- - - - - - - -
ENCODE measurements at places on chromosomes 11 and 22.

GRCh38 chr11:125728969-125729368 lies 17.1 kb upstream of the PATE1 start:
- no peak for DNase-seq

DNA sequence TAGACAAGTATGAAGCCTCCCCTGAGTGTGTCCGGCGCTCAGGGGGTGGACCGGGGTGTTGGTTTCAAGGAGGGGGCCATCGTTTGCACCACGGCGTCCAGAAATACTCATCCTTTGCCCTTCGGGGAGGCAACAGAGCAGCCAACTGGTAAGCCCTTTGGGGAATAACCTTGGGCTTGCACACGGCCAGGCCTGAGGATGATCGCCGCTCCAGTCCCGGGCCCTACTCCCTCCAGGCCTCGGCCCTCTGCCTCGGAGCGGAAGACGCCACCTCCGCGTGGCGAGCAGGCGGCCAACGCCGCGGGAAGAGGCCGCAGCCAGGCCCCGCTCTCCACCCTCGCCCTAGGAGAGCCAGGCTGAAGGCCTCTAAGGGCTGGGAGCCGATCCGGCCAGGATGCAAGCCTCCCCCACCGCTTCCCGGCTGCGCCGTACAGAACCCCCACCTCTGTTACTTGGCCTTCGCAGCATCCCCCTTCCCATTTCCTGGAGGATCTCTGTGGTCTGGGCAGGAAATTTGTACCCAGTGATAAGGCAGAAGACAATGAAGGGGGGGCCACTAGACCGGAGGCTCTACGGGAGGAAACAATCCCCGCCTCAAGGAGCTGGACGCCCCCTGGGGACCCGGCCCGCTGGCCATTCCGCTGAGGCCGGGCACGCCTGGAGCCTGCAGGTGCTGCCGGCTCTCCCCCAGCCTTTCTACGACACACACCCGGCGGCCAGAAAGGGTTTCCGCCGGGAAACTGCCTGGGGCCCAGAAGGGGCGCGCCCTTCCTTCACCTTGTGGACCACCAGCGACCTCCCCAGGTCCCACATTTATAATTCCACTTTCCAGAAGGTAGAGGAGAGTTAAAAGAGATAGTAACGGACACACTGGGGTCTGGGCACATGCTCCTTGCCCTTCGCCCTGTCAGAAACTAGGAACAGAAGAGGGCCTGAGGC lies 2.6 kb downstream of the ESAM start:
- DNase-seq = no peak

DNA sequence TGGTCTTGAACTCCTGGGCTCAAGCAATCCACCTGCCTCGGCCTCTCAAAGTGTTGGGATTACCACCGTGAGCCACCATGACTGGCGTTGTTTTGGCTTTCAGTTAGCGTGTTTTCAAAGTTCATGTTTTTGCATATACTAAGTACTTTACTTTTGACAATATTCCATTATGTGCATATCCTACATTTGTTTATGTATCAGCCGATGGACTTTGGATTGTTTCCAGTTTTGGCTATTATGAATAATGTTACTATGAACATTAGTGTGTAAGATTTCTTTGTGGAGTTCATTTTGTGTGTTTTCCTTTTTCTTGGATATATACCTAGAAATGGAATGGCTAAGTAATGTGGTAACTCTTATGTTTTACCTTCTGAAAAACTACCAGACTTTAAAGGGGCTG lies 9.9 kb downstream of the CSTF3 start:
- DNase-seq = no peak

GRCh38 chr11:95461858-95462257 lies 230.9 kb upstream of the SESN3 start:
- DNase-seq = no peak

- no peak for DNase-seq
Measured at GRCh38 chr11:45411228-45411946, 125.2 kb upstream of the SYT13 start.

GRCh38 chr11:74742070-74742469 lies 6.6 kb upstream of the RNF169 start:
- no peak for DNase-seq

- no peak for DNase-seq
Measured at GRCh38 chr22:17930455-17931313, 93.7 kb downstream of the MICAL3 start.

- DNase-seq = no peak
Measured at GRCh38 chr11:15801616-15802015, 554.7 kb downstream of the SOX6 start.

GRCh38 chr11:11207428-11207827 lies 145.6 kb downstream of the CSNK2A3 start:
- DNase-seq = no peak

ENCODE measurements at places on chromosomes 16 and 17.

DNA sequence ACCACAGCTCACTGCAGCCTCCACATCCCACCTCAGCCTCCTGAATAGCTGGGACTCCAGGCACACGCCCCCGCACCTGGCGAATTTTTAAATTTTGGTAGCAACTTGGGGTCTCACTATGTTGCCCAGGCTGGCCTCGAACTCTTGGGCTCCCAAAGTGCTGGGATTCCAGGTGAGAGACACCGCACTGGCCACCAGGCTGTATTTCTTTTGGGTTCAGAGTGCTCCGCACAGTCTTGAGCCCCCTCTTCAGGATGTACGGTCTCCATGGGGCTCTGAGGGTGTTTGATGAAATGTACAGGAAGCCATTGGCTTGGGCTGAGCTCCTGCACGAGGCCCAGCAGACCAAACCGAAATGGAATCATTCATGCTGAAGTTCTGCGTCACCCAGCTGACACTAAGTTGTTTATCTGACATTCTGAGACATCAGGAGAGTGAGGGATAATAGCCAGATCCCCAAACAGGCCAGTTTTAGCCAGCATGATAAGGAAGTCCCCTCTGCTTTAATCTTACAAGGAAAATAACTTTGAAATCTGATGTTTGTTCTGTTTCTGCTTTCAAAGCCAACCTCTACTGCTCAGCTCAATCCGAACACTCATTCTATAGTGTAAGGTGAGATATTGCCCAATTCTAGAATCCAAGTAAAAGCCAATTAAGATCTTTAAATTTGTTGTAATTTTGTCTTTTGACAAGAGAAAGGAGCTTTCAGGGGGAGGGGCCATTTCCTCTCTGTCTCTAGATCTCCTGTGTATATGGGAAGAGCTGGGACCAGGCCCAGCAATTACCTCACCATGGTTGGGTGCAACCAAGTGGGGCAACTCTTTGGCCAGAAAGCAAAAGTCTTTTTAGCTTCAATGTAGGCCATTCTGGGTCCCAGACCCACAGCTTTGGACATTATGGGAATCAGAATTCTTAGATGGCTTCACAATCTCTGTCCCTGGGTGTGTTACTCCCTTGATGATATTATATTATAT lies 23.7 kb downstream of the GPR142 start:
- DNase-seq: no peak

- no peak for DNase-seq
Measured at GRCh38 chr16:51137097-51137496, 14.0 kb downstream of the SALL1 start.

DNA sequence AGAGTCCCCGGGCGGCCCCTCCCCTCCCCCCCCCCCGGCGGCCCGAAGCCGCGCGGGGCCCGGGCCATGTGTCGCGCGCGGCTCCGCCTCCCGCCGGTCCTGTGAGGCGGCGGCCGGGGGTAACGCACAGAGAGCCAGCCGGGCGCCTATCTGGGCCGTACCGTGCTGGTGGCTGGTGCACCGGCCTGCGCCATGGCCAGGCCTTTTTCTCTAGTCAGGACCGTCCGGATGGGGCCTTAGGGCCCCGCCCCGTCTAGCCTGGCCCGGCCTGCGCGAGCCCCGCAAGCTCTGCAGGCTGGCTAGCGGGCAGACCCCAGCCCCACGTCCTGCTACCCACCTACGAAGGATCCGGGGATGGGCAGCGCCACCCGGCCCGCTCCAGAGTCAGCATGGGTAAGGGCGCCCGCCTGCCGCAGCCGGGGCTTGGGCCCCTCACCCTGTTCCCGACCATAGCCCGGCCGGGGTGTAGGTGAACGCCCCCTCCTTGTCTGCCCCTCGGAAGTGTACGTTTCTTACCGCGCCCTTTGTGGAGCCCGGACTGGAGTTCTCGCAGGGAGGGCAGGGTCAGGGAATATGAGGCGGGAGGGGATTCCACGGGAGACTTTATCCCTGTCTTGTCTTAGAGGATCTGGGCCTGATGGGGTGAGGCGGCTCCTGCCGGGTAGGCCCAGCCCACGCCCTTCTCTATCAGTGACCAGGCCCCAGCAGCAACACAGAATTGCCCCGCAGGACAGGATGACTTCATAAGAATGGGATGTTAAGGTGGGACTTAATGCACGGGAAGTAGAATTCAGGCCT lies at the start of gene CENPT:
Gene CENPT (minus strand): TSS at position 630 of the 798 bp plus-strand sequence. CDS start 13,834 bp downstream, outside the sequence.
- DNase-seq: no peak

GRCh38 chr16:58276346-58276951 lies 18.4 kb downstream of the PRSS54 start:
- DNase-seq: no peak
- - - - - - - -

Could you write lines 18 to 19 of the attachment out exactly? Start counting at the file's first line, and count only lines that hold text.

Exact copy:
GRCh38 chr11:11207428-11207827 lies 145.6 kb downstream of the CSNK2A3 start:
- DNase-seq = no peak